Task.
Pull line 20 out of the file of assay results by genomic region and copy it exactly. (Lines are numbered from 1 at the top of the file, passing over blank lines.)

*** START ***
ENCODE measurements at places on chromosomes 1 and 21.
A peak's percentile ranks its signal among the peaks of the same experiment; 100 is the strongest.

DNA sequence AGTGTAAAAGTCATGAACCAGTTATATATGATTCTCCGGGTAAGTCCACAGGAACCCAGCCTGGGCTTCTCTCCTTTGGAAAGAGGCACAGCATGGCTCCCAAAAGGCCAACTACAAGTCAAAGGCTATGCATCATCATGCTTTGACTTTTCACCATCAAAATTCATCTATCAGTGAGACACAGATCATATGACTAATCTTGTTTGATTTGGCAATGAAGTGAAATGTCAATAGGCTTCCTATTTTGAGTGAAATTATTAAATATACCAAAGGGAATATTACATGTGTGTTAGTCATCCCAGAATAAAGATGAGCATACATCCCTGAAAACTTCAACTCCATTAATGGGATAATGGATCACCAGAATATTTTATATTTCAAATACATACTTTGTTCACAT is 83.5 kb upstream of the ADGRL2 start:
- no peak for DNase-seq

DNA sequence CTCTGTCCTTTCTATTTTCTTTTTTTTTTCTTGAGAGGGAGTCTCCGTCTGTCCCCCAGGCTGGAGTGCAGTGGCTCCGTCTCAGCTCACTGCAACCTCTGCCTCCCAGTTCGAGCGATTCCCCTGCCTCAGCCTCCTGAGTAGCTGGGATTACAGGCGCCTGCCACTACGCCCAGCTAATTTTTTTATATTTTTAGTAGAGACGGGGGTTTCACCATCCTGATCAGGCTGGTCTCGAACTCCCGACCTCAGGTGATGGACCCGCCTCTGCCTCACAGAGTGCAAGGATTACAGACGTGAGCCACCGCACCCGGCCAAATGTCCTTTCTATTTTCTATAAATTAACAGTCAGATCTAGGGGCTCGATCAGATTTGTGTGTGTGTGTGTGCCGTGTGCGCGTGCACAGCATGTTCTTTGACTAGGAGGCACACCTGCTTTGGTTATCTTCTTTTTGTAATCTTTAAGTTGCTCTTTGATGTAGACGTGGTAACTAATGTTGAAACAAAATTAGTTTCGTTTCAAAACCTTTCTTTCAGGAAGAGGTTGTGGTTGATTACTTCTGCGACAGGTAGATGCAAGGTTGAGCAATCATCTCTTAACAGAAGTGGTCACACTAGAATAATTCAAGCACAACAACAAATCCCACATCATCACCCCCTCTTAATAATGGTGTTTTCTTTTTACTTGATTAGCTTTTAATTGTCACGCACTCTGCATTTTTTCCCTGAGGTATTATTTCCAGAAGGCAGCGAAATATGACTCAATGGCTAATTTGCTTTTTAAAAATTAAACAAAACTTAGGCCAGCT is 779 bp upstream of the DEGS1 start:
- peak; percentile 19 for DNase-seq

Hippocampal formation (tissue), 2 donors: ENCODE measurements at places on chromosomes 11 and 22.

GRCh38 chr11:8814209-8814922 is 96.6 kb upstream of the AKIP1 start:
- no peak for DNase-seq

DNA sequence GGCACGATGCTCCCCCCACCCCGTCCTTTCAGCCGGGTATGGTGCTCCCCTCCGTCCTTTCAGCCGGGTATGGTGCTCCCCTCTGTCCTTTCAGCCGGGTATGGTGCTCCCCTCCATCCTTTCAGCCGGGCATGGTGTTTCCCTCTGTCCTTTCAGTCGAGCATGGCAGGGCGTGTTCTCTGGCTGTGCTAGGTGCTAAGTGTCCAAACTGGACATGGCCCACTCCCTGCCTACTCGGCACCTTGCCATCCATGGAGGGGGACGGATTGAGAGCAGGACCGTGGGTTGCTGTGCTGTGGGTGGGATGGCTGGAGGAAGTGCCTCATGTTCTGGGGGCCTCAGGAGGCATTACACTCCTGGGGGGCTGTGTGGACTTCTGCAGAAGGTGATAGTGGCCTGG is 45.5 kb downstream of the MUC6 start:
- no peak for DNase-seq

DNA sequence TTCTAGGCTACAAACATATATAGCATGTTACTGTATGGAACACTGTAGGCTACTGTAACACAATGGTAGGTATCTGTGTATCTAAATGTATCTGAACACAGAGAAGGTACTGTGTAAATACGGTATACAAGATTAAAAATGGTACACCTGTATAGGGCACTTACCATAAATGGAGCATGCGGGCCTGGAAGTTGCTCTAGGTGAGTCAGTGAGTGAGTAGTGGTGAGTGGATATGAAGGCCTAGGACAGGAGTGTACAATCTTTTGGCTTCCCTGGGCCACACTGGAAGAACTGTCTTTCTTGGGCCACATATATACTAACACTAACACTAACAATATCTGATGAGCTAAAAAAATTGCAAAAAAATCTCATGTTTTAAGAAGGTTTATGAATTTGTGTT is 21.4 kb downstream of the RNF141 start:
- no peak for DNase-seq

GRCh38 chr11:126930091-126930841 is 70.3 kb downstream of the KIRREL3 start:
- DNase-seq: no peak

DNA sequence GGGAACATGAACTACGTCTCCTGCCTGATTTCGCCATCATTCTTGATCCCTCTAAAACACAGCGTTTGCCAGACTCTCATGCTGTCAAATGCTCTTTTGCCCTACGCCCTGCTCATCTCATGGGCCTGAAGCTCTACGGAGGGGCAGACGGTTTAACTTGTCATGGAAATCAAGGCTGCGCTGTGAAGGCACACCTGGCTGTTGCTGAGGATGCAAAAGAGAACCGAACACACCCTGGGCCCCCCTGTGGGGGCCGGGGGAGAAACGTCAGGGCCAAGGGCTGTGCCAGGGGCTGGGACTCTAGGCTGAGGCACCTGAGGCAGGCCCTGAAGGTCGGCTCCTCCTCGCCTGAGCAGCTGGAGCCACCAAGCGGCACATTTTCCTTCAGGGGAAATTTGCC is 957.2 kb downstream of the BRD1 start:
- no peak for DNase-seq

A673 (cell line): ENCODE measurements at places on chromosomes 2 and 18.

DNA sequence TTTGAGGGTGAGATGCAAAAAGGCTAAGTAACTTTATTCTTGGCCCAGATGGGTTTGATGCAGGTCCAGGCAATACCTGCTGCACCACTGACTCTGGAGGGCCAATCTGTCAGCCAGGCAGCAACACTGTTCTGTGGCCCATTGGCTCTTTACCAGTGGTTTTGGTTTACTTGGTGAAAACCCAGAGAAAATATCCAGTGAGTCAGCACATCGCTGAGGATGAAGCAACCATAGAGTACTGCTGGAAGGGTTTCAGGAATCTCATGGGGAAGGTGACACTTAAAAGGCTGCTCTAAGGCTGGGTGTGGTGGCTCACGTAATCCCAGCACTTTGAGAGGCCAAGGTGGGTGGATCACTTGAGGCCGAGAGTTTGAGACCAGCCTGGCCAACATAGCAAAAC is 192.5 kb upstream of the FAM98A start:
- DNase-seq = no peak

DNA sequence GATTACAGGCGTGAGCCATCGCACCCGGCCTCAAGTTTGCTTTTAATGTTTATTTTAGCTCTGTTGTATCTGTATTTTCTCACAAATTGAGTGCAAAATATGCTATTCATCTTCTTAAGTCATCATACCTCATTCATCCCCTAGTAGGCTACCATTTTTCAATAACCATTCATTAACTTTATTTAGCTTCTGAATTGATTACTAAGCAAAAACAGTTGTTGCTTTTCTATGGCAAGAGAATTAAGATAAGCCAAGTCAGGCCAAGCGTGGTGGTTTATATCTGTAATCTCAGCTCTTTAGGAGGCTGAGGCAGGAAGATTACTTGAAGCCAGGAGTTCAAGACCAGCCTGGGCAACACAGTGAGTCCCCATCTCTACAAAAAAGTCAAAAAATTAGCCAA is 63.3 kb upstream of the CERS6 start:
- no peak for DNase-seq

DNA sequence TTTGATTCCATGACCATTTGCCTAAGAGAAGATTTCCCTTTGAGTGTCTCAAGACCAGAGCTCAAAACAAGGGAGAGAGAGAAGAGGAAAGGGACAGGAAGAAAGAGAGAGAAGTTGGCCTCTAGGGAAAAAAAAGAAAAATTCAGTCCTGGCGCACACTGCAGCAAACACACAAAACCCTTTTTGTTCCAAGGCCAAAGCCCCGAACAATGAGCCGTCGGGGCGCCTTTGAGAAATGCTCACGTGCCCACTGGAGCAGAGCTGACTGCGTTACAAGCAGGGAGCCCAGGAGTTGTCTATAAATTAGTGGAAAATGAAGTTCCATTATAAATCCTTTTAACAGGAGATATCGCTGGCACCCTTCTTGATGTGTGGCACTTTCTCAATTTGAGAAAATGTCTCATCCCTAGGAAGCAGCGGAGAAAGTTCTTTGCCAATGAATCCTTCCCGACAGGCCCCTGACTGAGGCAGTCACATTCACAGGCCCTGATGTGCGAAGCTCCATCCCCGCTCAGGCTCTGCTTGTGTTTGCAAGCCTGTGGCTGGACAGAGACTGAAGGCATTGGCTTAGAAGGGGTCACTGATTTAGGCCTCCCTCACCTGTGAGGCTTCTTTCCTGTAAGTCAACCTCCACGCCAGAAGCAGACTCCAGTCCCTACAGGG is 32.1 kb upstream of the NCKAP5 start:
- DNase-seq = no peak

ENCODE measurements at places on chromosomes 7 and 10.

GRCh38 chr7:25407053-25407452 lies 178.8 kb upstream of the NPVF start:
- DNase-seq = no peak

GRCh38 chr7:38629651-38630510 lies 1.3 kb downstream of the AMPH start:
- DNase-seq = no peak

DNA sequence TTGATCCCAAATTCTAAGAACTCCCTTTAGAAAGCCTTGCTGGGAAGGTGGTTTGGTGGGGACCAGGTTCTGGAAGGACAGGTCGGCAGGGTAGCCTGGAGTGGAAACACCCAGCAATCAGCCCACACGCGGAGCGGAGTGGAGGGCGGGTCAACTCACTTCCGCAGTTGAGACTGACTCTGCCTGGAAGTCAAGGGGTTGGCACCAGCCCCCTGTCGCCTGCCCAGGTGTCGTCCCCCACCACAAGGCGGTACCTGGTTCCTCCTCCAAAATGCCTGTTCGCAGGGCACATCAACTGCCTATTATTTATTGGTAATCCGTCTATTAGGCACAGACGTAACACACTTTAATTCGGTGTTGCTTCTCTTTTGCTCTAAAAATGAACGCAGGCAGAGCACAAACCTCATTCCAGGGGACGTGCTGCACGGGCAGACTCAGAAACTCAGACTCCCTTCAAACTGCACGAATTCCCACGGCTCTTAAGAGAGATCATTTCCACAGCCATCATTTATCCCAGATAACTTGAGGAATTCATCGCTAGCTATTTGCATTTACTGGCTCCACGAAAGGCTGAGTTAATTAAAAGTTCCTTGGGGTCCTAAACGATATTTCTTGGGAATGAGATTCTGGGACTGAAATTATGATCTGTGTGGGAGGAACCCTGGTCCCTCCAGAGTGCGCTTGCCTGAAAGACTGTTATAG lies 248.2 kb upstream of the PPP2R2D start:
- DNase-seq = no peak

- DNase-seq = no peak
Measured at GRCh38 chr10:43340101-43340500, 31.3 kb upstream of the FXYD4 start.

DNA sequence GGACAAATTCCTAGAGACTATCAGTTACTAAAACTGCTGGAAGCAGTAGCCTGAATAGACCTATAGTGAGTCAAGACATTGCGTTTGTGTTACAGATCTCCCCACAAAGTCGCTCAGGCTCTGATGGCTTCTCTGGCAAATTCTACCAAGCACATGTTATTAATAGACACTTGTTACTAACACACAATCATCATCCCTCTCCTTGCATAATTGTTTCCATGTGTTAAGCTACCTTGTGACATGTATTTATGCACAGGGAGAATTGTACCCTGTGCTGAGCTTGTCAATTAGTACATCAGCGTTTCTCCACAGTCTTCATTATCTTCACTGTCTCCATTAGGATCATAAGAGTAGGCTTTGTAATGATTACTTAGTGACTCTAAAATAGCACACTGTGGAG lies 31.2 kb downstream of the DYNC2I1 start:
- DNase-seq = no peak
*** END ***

- DNase-seq = no peak